The meaning of Lien: Lien is akin to bailment. It is the right to retain goods or securities belonging to a debtor until dues are paid fully to the retainer (creditor). No special agreement is necessary for creating the right of lien. However, a general lien may be created by special agreement.
Section148 of the Indian Contract Act 1872 deals with the definition of bailment.
“A bailment is a delivery of goods by one person to another for some purpose, upon a contract that they shall, when the purpose is accomplished, be returned or otherwise disposed of, according to the directions of the person delivering them.”
The person who delivers the goods is called the “bailor” and the person to whom they are delivered is called the “bailee”. The goods delivered for the purpose is called “bailed goods”.
The cloth was given to tailoring for stitching, gold was given to goldsmith for making jewelry, Scooter gave to a mechanic for repair, leaving the cycle at cycle stand and so forth, are some of the common instances which create the relationship of bailment.
Lien may be either (i) particular lien or (ii) general lien.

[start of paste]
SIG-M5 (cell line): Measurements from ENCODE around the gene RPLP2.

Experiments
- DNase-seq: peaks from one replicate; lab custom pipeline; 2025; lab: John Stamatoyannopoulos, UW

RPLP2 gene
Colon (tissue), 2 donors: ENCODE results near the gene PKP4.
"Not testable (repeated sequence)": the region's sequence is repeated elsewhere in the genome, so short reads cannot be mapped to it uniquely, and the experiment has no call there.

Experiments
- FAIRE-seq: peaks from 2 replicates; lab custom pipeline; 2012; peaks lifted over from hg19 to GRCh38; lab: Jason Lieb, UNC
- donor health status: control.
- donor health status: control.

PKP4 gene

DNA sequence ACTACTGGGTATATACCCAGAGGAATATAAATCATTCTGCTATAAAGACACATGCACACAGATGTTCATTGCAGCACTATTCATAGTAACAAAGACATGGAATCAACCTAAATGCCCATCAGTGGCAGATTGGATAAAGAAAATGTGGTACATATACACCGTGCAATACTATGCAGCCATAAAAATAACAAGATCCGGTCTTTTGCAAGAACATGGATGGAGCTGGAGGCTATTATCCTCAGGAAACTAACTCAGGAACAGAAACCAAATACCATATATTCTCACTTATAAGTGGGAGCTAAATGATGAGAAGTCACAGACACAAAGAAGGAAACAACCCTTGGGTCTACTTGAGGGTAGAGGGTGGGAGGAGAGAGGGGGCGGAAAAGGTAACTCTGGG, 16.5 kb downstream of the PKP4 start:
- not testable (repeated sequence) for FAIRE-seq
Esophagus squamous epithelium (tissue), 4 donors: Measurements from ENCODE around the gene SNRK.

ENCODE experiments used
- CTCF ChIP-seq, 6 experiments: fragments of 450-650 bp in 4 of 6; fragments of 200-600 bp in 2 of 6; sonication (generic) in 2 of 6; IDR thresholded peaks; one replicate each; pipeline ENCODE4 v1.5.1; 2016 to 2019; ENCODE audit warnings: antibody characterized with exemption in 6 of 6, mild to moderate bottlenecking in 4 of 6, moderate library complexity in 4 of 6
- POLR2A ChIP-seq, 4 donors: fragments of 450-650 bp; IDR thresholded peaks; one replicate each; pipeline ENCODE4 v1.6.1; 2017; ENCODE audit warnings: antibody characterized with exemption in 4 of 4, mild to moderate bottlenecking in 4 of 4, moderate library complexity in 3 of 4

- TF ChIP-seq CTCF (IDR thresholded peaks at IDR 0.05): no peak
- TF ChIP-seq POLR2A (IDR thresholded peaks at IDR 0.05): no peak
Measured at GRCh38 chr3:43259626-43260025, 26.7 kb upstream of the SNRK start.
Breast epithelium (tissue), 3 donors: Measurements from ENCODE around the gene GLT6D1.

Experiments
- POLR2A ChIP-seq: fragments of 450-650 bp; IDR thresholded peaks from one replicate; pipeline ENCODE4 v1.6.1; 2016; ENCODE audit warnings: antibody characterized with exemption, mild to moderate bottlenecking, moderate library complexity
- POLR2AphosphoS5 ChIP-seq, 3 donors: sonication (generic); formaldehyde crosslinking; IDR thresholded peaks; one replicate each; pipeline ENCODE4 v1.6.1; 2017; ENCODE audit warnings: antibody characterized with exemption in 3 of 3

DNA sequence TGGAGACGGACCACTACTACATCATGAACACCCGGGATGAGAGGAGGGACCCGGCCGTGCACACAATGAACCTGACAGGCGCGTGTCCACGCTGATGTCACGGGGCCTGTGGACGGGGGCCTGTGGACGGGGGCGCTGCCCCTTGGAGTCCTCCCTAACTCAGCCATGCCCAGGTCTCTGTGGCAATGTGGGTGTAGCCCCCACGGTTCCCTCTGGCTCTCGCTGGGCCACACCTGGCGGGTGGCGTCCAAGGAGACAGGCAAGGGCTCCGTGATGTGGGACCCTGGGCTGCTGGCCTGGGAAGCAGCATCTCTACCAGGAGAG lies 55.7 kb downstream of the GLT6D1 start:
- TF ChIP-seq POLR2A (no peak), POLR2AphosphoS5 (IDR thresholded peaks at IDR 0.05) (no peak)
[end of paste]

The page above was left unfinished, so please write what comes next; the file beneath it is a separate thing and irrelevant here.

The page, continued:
In particular lien, the debtor gives the rights to creditors to retain only those specific securities or goods in respect of which dues have arisen. The general lien confers a right to retain the securities or goods in respect of all the dues payable to the creditors
Banker’s Lien: Banks are conferred with the right to retention of goods or security ( such as cheques, bill of exchange, deposits etc.) by way of general lien, until some claim attaching to it, is satisfied or discharged. The lien extends to all such documents under which money will or may be payable to the customer.
Section 171 of the Indian Contract Act 1872 reads “Bankers Lien” as under.
“Bankers, factors, wharfingers, attorneys of a High Court and policy- brokers may, in the absence of a contract to the contrary, retain the security for general balance of account, any goods bailed to them; but no other persons have a right to retain the security for such balance, goods bailed to them, unless there is express contract to that effect.
Section 171 of contract act provides that Banker’s lien will extend to all other pledges with the bank and the banker can retain the pledged goods, even if the debtor has not cleared his amount in connection with another loan.Thus, Banks are entitled to exercise a general lien or right of retention over securities belonging to the customer whom the bank holds until all the dues from the customer are fully paid.
Negative Lien: Negative lien is an undertaking obtained by the banker, from the borrower that his assets (e.g land, building, machinery, stocks, etc.) mentioned is free from any charge or encumbrance and he would not create any charge or encumbrance on any of these assets in favour of third parties during the period of bank finance.
No lien letter: No lien letter is an undertaking from the premises owners (in the case of rented premises) that he does not have a lien on goods hypothecated to the bank which is stored in his premises rented out to the borrower, towards his dues like rent receivable etc.